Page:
New evidence of a proto-cemetery and its genesis, c.2050-2000 BC
This paper focuses on the major transformation in the social organization of Early Dilmun society which led to the emergence of the vast mound cemeteries in Bahrain. The paper examines this transformation on the basis of developments within the transitional mounds of a "proto-cemetery" dated to c. 2050-2000 BC, which has been identified within the greater Karzakkan Cemetery. It is argued that the emergence of the compact Dilmun cemeteries is a product of new, larger and more permanent rural settlements. Further; it is demonstrated that the earliest parts of the cemetery were associated with a characteristic Radial Wall Type of mound that can be set in relation to individuals of prominent rank within a low-level village hierarchy. It is demonstrated that seals of Persian/Arabian Gulf Type (henceforth: Arabian Gulf Type) emerge simultaneously with the cemetery and that this type is distinct from the later Dilmun seals. Together with the introduction of a broad variety of imported vessels from Mesopotamia, SW Iran and the Indus, the evolution in local pottery is taken to reflect a fundamental restructuration of Dilmun's network of exchange at the time of the emerging cemeteries. The proto-cemetery is seen as a reflection of a social system which pre-dates the Dilmun state proper that apparently developed after the fall of the Ur III state.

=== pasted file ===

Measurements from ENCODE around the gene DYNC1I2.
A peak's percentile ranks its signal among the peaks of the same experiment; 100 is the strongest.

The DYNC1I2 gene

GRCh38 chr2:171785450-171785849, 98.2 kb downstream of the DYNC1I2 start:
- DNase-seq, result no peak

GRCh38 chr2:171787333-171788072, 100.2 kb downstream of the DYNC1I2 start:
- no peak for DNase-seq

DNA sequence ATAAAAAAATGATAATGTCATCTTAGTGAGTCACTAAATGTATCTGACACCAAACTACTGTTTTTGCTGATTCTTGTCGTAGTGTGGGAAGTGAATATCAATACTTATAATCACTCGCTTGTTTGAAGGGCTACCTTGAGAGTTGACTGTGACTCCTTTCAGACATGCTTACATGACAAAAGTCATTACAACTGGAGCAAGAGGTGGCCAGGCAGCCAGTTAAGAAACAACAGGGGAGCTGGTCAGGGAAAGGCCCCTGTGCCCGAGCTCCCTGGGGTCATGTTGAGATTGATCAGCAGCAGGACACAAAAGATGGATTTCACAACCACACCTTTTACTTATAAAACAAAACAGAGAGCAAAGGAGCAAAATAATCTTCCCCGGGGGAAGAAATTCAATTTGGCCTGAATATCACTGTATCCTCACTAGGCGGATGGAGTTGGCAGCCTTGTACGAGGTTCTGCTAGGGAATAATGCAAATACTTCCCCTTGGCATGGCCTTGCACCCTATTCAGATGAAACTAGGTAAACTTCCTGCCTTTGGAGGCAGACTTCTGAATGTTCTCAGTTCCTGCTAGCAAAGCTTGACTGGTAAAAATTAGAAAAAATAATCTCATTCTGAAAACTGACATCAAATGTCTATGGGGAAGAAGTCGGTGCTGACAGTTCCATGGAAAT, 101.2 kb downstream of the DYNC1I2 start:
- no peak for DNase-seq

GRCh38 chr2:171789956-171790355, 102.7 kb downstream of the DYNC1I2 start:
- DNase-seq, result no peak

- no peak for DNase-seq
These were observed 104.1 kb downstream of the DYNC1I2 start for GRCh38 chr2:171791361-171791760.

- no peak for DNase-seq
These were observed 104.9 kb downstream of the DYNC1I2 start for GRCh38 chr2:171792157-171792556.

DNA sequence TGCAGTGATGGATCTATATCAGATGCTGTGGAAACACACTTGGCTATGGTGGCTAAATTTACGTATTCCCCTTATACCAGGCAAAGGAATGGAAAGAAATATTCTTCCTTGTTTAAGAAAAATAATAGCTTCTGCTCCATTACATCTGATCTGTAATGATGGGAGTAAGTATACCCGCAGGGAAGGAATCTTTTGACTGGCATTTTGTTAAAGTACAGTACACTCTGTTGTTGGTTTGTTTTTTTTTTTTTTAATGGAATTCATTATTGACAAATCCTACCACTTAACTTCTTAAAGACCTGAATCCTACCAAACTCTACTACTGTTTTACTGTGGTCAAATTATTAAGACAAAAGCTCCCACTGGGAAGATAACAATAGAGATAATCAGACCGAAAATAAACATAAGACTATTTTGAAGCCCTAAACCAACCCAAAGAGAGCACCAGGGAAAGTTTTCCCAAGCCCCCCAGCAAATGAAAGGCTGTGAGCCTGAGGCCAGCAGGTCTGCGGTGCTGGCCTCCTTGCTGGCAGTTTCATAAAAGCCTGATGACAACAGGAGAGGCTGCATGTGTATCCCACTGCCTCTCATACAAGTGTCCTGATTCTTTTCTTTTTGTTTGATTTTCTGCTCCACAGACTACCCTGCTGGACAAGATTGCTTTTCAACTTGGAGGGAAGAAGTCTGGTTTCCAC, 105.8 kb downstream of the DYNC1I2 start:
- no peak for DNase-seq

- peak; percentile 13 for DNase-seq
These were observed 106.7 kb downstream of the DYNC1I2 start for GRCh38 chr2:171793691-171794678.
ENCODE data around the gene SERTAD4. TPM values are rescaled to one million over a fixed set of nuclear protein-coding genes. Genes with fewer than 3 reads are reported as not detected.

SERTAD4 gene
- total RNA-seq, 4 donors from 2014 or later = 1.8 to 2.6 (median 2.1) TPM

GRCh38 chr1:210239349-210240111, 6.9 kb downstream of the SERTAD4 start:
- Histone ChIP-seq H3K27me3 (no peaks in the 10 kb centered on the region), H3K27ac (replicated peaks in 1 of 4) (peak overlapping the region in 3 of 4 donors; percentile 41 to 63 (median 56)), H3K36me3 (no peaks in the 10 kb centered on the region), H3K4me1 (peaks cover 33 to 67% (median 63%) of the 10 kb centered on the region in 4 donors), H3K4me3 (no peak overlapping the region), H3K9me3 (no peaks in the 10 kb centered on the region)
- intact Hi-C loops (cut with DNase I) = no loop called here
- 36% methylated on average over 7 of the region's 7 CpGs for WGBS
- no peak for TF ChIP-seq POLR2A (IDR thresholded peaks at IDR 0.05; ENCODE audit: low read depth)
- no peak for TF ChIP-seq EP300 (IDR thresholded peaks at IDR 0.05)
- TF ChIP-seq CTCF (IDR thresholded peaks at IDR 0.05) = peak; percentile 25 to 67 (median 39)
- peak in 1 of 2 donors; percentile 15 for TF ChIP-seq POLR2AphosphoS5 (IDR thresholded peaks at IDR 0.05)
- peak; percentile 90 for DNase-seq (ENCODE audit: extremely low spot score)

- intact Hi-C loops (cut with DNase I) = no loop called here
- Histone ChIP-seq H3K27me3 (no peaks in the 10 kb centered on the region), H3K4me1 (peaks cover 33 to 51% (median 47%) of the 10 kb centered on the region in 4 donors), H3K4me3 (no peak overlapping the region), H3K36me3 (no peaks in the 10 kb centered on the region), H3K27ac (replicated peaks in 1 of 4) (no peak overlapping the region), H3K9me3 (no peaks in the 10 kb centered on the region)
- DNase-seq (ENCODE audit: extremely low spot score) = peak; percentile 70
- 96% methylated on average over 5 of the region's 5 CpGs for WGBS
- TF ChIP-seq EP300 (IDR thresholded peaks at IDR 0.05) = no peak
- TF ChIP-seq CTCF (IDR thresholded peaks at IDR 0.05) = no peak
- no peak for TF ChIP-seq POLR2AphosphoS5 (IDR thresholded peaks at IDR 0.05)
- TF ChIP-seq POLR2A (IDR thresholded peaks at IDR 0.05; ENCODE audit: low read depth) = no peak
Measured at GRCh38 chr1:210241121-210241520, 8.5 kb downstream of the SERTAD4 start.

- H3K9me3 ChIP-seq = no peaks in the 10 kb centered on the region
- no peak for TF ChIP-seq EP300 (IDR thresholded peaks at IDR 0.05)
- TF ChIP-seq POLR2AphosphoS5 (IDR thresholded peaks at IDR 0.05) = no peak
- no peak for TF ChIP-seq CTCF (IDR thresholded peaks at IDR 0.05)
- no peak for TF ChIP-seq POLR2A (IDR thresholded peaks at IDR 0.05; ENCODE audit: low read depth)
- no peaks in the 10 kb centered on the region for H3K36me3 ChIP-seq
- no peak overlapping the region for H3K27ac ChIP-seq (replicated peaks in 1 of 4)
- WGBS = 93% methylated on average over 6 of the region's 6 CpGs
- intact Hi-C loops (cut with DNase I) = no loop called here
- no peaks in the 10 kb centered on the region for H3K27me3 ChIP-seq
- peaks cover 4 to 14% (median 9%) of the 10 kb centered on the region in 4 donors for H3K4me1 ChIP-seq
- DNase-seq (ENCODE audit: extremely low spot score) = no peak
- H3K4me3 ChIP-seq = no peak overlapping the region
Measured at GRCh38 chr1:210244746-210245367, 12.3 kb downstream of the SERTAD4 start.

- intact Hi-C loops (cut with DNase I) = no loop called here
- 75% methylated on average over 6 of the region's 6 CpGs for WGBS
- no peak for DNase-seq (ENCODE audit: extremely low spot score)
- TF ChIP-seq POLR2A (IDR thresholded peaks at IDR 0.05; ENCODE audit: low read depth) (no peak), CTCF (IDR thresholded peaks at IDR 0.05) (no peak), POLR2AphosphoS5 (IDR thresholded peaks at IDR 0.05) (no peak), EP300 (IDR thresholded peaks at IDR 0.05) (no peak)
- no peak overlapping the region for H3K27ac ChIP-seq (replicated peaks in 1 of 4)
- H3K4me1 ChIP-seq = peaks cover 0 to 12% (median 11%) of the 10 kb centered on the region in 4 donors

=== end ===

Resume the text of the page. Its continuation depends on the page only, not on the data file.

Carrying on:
Death and Burial in Arabia and Beyond: Multidisciplinary Perspectives, 2010, p. 115-139
Burial mounds; Social complexity; Early Dilmun; Networks
Main Research Area:
Society for Arabian Studies Monographs, Bar
<em>Death, Burial and the Transition to the Afterlife in Arabia and Adjacent Regions: Proceedings of Society for Arabian Studies conference held at the British Museum November 2008</em>, eds. W. Lloyd